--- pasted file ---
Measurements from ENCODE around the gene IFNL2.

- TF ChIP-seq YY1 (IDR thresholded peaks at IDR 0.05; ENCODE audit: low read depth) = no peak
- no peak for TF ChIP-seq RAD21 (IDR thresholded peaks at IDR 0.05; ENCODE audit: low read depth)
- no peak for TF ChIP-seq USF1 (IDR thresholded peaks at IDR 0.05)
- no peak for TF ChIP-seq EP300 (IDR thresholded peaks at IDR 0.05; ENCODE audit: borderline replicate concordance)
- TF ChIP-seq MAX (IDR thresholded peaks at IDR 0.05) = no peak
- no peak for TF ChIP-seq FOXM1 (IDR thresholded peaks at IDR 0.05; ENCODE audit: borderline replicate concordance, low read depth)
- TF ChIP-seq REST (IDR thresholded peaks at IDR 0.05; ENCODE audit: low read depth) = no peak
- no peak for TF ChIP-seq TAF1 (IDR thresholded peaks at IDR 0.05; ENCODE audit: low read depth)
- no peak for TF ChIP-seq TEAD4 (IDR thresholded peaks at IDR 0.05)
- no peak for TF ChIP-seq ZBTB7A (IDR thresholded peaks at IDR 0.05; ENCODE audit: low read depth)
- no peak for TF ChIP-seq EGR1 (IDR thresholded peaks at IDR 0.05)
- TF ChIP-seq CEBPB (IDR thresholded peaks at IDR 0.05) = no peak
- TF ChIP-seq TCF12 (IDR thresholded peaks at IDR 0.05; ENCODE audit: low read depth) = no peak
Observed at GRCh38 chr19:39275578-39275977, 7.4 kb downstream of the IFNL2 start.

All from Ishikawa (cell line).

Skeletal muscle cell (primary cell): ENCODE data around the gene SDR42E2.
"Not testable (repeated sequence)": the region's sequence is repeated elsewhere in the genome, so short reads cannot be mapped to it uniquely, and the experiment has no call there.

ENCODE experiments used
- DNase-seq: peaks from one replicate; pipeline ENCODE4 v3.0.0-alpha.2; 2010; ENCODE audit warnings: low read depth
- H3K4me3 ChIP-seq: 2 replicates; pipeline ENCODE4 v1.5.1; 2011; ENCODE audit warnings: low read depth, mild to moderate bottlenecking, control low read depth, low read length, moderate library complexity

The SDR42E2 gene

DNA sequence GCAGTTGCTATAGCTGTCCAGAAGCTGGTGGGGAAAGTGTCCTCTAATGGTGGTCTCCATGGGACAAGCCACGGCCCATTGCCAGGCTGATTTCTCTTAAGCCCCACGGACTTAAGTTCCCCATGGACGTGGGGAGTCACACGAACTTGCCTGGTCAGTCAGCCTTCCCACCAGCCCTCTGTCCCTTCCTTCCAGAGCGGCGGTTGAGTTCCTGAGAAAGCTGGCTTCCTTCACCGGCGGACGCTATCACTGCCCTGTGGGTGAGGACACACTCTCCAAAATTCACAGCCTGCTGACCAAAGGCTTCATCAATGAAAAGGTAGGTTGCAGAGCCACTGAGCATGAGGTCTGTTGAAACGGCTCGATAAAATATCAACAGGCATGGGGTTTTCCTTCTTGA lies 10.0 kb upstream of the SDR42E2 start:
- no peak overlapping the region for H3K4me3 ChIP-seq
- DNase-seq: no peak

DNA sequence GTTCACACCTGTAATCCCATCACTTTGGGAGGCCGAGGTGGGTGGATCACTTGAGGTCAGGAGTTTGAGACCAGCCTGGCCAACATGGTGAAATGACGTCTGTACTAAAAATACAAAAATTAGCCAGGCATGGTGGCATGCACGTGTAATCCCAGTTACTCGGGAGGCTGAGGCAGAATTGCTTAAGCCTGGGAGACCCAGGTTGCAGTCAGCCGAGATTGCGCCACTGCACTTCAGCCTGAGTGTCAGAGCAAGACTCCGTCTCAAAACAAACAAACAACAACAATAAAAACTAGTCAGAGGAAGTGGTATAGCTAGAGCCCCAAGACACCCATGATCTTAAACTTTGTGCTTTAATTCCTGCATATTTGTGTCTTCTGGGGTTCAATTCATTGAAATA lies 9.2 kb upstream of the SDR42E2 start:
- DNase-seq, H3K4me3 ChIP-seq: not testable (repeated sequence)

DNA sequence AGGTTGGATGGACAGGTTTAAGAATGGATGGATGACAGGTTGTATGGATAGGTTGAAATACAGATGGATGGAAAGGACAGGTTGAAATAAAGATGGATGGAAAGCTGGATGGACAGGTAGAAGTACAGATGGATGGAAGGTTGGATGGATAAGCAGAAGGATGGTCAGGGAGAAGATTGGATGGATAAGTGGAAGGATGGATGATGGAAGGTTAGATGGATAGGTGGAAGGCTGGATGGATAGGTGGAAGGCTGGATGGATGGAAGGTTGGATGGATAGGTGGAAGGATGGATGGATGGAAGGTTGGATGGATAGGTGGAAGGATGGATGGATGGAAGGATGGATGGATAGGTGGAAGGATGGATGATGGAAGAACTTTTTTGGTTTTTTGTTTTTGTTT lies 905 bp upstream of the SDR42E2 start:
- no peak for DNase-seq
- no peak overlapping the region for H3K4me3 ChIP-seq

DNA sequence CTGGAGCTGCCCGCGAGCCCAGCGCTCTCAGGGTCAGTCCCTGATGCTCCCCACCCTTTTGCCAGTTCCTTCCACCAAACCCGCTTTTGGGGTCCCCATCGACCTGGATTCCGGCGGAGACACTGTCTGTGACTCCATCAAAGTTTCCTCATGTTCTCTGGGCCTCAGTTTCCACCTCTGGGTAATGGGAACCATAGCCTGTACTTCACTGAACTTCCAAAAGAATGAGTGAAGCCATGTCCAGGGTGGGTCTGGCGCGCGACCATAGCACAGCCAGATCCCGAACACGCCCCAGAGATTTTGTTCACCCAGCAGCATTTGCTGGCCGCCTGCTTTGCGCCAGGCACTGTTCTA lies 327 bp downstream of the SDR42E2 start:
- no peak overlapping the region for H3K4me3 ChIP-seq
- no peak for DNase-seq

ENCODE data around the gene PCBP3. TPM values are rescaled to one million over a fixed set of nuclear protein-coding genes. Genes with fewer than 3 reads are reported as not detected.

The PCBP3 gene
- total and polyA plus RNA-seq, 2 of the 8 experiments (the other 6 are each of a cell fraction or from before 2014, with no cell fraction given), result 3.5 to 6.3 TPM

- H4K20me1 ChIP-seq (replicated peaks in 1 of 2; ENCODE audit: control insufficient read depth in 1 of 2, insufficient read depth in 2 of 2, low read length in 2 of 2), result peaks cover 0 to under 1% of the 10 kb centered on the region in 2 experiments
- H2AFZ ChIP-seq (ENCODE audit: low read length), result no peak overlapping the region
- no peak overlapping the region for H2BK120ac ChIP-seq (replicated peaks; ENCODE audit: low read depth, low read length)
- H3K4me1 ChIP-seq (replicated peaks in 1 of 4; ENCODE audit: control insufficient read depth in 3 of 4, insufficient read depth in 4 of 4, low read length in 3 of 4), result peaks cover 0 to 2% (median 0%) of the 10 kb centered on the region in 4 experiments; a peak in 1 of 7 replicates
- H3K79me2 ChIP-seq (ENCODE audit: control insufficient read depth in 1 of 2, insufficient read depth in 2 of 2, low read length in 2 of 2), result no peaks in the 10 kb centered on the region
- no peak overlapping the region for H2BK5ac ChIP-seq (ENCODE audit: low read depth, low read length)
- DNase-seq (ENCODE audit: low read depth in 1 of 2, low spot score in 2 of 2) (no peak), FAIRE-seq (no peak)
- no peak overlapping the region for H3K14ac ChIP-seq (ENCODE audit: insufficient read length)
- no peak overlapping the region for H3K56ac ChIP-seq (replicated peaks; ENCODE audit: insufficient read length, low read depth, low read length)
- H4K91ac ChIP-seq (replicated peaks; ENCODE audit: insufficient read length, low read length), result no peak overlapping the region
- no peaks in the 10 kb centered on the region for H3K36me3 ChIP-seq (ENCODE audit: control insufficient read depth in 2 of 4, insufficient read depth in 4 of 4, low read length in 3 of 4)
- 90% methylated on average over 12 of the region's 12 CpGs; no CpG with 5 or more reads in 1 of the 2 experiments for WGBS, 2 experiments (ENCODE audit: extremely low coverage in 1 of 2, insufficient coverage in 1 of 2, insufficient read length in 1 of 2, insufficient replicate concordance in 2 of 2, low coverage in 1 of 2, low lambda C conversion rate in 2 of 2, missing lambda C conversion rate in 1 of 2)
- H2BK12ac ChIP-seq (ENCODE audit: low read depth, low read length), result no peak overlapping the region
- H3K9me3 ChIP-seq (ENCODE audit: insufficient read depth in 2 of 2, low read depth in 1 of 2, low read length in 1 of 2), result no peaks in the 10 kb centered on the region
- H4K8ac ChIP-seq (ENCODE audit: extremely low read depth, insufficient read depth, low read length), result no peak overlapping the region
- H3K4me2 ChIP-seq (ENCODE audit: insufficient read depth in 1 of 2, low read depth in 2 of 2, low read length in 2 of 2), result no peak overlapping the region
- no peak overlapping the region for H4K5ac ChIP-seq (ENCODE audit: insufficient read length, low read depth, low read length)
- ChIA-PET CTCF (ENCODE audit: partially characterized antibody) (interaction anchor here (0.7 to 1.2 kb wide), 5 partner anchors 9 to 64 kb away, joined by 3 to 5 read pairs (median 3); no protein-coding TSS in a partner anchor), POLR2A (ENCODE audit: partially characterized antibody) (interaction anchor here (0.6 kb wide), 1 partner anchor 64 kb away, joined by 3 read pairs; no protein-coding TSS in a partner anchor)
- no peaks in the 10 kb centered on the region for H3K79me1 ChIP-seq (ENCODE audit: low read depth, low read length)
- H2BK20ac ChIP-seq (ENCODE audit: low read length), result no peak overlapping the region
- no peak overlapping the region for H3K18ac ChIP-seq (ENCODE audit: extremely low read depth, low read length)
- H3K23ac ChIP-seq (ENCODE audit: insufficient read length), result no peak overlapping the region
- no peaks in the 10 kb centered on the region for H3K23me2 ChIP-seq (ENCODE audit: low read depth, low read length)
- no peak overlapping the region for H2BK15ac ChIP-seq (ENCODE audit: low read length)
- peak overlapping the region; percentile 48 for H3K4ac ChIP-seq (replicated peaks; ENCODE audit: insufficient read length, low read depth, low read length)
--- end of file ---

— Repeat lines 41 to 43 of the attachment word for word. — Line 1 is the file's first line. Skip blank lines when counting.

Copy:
- H3K79me2 ChIP-seq (ENCODE audit: control insufficient read depth in 1 of 2, insufficient read depth in 2 of 2, low read length in 2 of 2), result no peaks in the 10 kb centered on the region
- no peak overlapping the region for H2BK5ac ChIP-seq (ENCODE audit: low read depth, low read length)
- DNase-seq (ENCODE audit: low read depth in 1 of 2, low spot score in 2 of 2) (no peak), FAIRE-seq (no peak)